Who’s Who: Hussam Ghazal, country manager for Ivoclar Vivadent

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Jeddah - Yasmine El Tohamy - DHAHRAN: If you visited the King Abdulaziz Center for World Culture, or Ithra, during the Beyond Learning Conference this week, you might have seen Swiss-German artist Tobias Gutmann seated at his Face-O-Mat installation, creating abstract interpretations of strangers’ faces using ink and paper.

“With my project, Face-O-Mat, I look into people’s faces. It takes courage to look into someone’s eyes or let someone look into my eyes,” Gutmann said. “How would our world look like if we would take the time to connect through conscious everyday face-to-face encounters?”

Born in 1987 in Wewak, Papua New Guinea, to Swiss-German parents, and having moved to Switzerland at 13, the now 36-year-old Gutmann learned early on that no matter where he was in the world, he could communicate through art.

Gutmann captures a moment by crafting a tangible artwork that holds his interpretation of the expression on a person’s face. (Supplied)

The idea of Face-O-Mat was born in Stockholm as part of a class project in one of his two MFA programs. Through deliberate strokes made using a tool resembling a mini rake, Gutmann symbolizes facial features while fully utilizing the negative space on the page.

Once you decide to participate, you sit on a small table facing Gutmann. A cardboard box with a hole in it sits between you two. Some of his “collaborators” speak; others remain silent and let their eyes do the talking. Some stare at him and hold his gaze, while some shyly look away. The main language is the pen, the ink, and the individual’s face.

Since it takes about five minutes to create each drawing, it is a slower process than snapping a photograph.

How would our world look like if we would take the time to connect through conscious everyday face-to-face encounters?

Tobias Gutmann, Swiss-German artist

Gutmann captures a moment by crafting a tangible artwork that holds his interpretation of the expression on a person’s face. The drawings are saddled between playfulness and steady squiggly shapes that represent a person’s features and characteristics. He accents them with a touch of color, such as a splash of red to represent a vibrant lipstick or a dot to show the eye color.

It is estimated that over the years, Gutmann has gazed into the faces of over 5,000 people to draw abstract interpretations of what he sees as he looks into their eyes. Since this project began, he has gained international recognition by providing the Face-O-Mat experiences globally in places such as France, Hong Kong, the US, Portugal, Switzerland, and now, Saudi Arabia.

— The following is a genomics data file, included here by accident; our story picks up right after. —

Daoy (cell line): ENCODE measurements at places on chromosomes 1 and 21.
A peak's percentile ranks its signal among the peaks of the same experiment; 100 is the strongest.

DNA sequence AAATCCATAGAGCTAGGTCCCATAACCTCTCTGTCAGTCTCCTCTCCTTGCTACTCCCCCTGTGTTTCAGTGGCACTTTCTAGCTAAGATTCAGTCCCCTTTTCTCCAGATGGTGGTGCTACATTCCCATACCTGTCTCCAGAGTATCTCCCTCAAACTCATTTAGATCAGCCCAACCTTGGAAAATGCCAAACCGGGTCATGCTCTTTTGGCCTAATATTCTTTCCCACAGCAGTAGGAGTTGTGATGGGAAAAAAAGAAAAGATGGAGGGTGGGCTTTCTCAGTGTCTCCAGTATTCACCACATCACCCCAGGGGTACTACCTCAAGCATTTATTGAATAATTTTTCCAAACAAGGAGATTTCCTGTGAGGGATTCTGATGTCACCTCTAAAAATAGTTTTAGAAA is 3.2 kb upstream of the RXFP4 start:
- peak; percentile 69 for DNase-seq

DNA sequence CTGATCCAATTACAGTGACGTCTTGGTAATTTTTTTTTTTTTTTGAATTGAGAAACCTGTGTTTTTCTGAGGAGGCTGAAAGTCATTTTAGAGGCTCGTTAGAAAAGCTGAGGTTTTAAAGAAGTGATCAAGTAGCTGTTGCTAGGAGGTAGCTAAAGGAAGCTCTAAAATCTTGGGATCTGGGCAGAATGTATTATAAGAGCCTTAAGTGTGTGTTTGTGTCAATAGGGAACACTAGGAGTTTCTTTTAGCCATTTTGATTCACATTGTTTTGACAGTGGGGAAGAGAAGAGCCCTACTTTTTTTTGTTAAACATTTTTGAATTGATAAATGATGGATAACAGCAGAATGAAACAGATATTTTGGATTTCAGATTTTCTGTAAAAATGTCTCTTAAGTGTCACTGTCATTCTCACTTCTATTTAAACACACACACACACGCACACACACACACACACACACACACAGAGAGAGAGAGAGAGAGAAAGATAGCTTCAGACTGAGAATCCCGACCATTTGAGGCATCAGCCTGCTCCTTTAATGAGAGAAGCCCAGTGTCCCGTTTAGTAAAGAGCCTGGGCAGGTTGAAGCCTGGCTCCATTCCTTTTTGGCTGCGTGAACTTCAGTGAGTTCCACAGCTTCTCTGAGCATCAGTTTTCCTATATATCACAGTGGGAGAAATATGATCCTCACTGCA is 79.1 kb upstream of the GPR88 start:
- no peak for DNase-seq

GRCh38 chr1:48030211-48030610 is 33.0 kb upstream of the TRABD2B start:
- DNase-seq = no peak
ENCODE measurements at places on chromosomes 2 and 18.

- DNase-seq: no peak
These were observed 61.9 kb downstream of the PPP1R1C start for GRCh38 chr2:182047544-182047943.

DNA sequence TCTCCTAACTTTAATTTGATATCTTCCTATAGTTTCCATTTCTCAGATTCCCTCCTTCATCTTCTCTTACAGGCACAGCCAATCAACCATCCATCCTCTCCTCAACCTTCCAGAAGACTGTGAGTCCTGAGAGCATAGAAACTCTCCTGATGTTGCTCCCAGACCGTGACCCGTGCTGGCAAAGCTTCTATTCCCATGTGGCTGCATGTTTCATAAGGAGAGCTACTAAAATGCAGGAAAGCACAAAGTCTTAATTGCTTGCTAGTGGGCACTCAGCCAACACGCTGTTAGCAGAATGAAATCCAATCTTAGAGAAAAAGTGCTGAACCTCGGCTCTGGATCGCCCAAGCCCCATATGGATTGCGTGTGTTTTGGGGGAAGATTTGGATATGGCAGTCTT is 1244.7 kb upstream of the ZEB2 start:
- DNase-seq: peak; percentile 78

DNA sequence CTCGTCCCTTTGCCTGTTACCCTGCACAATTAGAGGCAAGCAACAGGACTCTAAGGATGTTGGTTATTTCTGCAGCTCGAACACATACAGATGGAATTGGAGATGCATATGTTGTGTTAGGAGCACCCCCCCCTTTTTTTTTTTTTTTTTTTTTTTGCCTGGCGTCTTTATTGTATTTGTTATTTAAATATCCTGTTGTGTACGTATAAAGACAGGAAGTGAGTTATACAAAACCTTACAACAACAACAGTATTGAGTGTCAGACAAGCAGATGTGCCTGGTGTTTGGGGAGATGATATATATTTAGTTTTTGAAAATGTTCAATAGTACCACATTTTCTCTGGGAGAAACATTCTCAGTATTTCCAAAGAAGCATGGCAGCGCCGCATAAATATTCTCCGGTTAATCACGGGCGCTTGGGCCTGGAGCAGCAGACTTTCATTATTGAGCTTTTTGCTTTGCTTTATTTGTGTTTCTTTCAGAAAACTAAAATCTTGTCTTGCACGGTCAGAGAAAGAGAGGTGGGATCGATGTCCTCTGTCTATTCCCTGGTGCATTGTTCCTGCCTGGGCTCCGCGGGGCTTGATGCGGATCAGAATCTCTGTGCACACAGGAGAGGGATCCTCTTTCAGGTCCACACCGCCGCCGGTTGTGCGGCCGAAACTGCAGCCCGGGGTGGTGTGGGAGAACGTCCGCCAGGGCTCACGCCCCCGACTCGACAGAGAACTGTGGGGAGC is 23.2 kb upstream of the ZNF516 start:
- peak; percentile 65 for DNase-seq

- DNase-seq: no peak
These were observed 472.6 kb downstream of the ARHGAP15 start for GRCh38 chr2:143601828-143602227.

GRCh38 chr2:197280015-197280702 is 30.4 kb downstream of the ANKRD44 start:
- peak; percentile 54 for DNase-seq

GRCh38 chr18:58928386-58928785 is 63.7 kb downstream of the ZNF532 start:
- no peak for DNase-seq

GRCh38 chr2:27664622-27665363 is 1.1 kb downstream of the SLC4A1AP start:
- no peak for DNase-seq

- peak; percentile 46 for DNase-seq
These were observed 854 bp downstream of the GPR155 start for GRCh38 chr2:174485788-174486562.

The plants thriving at Ithra became an inspiration for installation, which was set up with the help of two Saudi artists to help him construct his “garden.”

Gutmann captures a moment by crafting a tangible artwork that holds his interpretation of the expression on a person’s face. (Supplied)

In a statement, Ithra wrote: “At the heart of Tobias Gutmann’s artistic practice lies the creation and investigation of encounters — between people, cultures and environments, but also between what we perceive on the outside and what we feel on the inside.”

Although Gutmann has done this numerous times, the Saudi experience had one unique addition. Cradled within the fortress made of boxes were a dozen tables set up with pieces of paper, paints, and his signature tool so that anyone passing through might attempt to make their own version.

“I made it quite intentional here because I didn’t want to be the European guy coming here and drawing the people … I felt like I want to take it a step further and actually let people draw each other,” he told Arab News.

Gutmann captures a moment by crafting a tangible artwork that holds his interpretation of the expression on a person’s face. (Supplied)

“I wasn’t sure about the culture (in Saudi Arabia) … I wasn’t sure if everyone would actually sit down in front of me and I thought maybe they would sit down next to someone they know. That was the idea of actually creating this activity that could live without me being here.”

After each portrait is finished in the Face-O-Mat experience, he hands it to the person to keep but not before asking if he can snap a photo for his ever-growing digital archive.

One person who had his portrait created was Bader Al-Jenaid, who recently moved back to nearby Bahrain after completing an accounting internship in the UK. Considering a shift in his career to become a football coach and work with children, he stopped by the Ithra building for Beyond Learning to catch a few of the offerings — and to wait in the long line that snaked around the space to have his one-on-one time with Gutmann.

The Face-O-Mat atelier will remain at the Plaza in Ithra for the next two months. (Supplied)

“I’m a curious learner and I came into the Tobias Gutmann installation to get my picture drawn. I feel like the outcome I received made sense in a way … although it’s abstract, I can see myself in the portrait,” Al-Jenaid told Arab News.

While Gutmann was on hand at the center all week long, the father of two was eager to return to his wife and young children in Switzerland. He found his first time in the Kingdom to be filled with warmth and abundant in new Saudi faces he immortalized in ink.

The Face-O-Mat atelier will remain at the Plaza in Ithra for the next two months. People are invited to go there, dip into the ink, and draw what they see in each other to keep the non-verbal conversation going.

If you have had your portrait drawn by him, you are invited to join the thousands of others in his digital community. To scroll through the faces he has drawn, download the free Face-O-Mat app on your smartphone.

 

 

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